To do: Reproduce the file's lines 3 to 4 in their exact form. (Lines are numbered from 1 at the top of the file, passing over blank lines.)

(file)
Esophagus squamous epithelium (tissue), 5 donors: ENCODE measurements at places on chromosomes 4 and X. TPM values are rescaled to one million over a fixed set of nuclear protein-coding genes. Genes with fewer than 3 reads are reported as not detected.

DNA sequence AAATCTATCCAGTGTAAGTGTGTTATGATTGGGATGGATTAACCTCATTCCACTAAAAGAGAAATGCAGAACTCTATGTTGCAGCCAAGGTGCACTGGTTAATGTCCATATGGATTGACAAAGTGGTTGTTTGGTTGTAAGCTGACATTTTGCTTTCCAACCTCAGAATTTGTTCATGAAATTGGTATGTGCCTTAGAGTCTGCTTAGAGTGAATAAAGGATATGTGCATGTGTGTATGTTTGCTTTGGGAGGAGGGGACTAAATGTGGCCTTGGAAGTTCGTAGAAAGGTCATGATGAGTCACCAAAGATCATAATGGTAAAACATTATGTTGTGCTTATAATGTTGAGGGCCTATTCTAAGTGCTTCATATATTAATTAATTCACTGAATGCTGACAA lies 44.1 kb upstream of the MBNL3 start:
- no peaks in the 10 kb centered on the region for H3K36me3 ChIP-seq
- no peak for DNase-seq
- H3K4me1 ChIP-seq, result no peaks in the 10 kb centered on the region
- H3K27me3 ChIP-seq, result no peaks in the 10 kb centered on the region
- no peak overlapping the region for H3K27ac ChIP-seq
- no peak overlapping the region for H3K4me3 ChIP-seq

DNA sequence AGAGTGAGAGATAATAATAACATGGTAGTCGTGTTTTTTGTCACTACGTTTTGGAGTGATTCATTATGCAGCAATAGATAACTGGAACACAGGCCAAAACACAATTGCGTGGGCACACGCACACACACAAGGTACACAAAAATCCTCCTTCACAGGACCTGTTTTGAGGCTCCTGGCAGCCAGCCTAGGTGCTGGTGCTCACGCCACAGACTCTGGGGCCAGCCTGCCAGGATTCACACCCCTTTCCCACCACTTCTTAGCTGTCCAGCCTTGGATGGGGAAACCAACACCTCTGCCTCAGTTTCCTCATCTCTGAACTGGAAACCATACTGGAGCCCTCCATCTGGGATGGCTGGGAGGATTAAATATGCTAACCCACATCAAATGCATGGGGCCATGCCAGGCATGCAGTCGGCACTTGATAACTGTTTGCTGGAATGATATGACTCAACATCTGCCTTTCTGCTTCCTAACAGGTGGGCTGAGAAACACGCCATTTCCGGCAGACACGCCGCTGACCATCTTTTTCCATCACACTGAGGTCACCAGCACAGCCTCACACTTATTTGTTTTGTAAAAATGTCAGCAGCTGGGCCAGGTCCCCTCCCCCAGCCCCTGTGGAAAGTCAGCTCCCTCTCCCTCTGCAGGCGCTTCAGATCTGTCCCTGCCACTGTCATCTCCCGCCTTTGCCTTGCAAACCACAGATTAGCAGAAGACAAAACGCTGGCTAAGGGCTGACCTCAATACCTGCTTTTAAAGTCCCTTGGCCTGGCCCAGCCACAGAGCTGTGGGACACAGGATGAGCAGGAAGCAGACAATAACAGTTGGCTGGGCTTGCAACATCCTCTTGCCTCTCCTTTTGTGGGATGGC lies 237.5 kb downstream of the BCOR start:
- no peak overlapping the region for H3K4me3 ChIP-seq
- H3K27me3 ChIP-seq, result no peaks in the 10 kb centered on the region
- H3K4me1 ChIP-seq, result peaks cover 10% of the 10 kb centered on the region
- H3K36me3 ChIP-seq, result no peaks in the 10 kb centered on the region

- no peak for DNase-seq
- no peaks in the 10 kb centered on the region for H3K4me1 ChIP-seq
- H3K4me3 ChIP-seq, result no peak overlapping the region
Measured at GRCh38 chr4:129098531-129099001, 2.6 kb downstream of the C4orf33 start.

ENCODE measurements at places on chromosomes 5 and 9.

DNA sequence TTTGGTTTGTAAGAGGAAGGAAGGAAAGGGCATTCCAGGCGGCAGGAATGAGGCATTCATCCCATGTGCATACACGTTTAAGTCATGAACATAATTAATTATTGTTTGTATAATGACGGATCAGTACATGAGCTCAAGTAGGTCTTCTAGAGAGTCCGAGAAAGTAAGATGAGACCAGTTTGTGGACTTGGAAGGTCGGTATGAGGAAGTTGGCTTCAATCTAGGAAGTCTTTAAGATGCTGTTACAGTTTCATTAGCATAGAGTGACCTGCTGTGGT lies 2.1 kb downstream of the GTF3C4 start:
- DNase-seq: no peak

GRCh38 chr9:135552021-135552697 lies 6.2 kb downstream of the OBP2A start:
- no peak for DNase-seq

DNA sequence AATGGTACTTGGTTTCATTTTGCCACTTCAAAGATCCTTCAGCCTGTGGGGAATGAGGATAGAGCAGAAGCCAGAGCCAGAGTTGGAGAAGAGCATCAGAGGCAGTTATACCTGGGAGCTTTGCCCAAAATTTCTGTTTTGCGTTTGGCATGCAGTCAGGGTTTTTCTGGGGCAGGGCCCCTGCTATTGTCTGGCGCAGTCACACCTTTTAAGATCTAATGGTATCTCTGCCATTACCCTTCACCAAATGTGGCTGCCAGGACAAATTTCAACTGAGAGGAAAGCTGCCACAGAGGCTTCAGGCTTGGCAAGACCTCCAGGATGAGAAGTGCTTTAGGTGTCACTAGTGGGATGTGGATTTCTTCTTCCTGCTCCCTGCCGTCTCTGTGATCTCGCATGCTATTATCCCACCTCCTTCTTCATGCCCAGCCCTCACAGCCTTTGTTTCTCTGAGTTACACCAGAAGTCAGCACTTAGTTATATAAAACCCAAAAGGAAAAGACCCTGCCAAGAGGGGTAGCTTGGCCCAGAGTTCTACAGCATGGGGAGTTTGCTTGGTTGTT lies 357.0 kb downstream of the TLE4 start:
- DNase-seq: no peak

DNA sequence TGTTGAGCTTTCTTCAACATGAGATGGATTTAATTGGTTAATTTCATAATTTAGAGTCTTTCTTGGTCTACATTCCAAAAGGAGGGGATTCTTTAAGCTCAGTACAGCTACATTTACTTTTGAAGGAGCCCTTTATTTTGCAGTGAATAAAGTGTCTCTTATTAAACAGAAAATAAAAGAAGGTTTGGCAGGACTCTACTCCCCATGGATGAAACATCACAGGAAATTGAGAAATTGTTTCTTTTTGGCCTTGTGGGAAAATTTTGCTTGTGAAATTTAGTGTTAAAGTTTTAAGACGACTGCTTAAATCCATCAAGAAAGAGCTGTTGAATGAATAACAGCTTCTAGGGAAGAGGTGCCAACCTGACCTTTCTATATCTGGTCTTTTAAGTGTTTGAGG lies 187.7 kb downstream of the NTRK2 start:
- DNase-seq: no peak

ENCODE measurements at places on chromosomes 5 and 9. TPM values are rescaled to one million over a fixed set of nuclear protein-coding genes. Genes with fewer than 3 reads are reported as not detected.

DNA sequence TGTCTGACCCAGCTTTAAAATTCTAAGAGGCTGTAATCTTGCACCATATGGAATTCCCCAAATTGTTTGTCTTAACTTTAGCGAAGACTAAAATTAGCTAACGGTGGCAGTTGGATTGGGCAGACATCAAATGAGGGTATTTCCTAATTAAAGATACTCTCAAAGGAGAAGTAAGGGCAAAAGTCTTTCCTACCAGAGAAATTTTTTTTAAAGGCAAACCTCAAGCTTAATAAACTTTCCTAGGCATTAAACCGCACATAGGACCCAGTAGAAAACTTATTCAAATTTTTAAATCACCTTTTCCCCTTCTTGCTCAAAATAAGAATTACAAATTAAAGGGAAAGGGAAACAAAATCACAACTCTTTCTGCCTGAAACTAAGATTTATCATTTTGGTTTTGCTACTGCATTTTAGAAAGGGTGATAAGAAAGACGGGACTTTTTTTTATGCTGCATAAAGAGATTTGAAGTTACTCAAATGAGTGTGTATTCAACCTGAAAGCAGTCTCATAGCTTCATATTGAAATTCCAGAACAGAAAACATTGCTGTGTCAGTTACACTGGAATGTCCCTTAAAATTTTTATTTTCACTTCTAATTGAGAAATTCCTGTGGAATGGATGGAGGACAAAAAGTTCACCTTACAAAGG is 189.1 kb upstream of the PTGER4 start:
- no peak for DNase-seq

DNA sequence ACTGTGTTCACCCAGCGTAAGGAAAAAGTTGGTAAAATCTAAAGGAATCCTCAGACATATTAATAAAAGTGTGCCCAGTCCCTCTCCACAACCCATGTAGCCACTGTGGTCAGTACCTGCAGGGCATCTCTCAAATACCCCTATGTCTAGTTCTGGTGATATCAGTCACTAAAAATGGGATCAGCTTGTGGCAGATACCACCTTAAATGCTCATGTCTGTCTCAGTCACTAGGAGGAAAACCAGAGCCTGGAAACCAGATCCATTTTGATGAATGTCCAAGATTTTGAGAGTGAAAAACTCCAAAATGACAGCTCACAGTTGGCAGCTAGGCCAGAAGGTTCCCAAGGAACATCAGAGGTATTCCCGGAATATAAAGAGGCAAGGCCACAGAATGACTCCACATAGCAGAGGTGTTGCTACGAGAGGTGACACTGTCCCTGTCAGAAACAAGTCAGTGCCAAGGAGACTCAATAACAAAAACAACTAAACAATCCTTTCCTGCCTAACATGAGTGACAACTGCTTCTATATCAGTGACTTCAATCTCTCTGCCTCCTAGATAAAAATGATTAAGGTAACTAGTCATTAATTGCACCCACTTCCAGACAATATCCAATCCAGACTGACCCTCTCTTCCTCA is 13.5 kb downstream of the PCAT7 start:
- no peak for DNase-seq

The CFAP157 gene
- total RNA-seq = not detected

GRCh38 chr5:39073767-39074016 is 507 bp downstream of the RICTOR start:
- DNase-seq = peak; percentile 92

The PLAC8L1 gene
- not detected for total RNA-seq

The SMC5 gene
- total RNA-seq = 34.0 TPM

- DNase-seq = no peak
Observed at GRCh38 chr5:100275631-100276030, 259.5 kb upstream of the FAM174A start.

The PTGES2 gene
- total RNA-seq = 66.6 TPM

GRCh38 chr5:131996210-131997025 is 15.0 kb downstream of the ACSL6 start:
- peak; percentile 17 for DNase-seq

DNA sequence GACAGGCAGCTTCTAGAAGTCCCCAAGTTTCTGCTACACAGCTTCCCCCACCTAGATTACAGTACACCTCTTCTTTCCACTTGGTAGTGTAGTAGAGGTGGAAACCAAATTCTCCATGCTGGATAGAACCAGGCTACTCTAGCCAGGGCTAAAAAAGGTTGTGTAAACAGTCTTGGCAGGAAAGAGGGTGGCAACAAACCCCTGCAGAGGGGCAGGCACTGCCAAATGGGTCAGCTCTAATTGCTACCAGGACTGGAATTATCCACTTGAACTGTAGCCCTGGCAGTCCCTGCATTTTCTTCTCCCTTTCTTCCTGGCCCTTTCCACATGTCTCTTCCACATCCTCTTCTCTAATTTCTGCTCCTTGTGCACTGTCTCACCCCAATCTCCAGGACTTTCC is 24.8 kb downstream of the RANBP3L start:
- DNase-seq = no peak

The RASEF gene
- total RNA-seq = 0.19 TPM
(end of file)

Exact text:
- no peaks in the 10 kb centered on the region for H3K36me3 ChIP-seq
- no peak for DNase-seq